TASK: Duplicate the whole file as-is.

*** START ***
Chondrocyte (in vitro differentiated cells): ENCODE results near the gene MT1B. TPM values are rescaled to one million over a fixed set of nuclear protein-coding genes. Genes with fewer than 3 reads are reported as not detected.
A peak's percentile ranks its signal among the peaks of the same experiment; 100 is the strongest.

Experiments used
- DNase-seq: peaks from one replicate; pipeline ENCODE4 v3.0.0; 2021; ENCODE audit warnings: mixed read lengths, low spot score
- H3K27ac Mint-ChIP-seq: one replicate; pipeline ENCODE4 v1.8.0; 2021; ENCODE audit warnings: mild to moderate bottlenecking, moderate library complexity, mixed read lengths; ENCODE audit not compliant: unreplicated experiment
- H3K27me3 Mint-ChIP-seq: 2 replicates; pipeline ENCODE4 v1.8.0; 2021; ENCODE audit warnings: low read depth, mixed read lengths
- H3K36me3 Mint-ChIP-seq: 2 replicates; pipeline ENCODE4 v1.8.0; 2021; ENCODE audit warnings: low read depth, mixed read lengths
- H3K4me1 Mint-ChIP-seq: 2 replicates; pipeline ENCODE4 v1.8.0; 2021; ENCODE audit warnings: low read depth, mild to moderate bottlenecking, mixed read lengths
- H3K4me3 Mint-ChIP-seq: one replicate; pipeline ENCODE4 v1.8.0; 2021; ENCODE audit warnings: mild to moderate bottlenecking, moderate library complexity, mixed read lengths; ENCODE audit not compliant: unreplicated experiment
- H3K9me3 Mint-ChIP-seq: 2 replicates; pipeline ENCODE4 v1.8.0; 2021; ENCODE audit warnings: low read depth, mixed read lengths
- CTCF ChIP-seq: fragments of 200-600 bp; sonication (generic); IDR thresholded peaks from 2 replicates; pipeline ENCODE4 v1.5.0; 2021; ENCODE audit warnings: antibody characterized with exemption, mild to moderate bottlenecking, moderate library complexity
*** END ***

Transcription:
Chondrocyte (in vitro differentiated cells): ENCODE results near the gene MT1B. TPM values are rescaled to one million over a fixed set of nuclear protein-coding genes. Genes with fewer than 3 reads are reported as not detected.
A peak's percentile ranks its signal among the peaks of the same experiment; 100 is the strongest.

Experiments used
- DNase-seq: peaks from one replicate; pipeline ENCODE4 v3.0.0; 2021; ENCODE audit warnings: mixed read lengths, low spot score
- H3K27ac Mint-ChIP-seq: one replicate; pipeline ENCODE4 v1.8.0; 2021; ENCODE audit warnings: mild to moderate bottlenecking, moderate library complexity, mixed read lengths; ENCODE audit not compliant: unreplicated experiment
- H3K27me3 Mint-ChIP-seq: 2 replicates; pipeline ENCODE4 v1.8.0; 2021; ENCODE audit warnings: low read depth, mixed read lengths
- H3K36me3 Mint-ChIP-seq: 2 replicates; pipeline ENCODE4 v1.8.0; 2021; ENCODE audit warnings: low read depth, mixed read lengths
- H3K4me1 Mint-ChIP-seq: 2 replicates; pipeline ENCODE4 v1.8.0; 2021; ENCODE audit warnings: low read depth, mild to moderate bottlenecking, mixed read lengths
- H3K4me3 Mint-ChIP-seq: one replicate; pipeline ENCODE4 v1.8.0; 2021; ENCODE audit warnings: mild to moderate bottlenecking, moderate library complexity, mixed read lengths; ENCODE audit not compliant: unreplicated experiment
- H3K9me3 Mint-ChIP-seq: 2 replicates; pipeline ENCODE4 v1.8.0; 2021; ENCODE audit warnings: low read depth, mixed read lengths
- CTCF ChIP-seq: fragments of 200-600 bp; sonication (generic); IDR thresholded peaks from 2 replicates; pipeline ENCODE4 v1.5.0; 2021; ENCODE audit warnings: antibody characterized with exemption, mild to moderate bottlenecking, moderate library complexity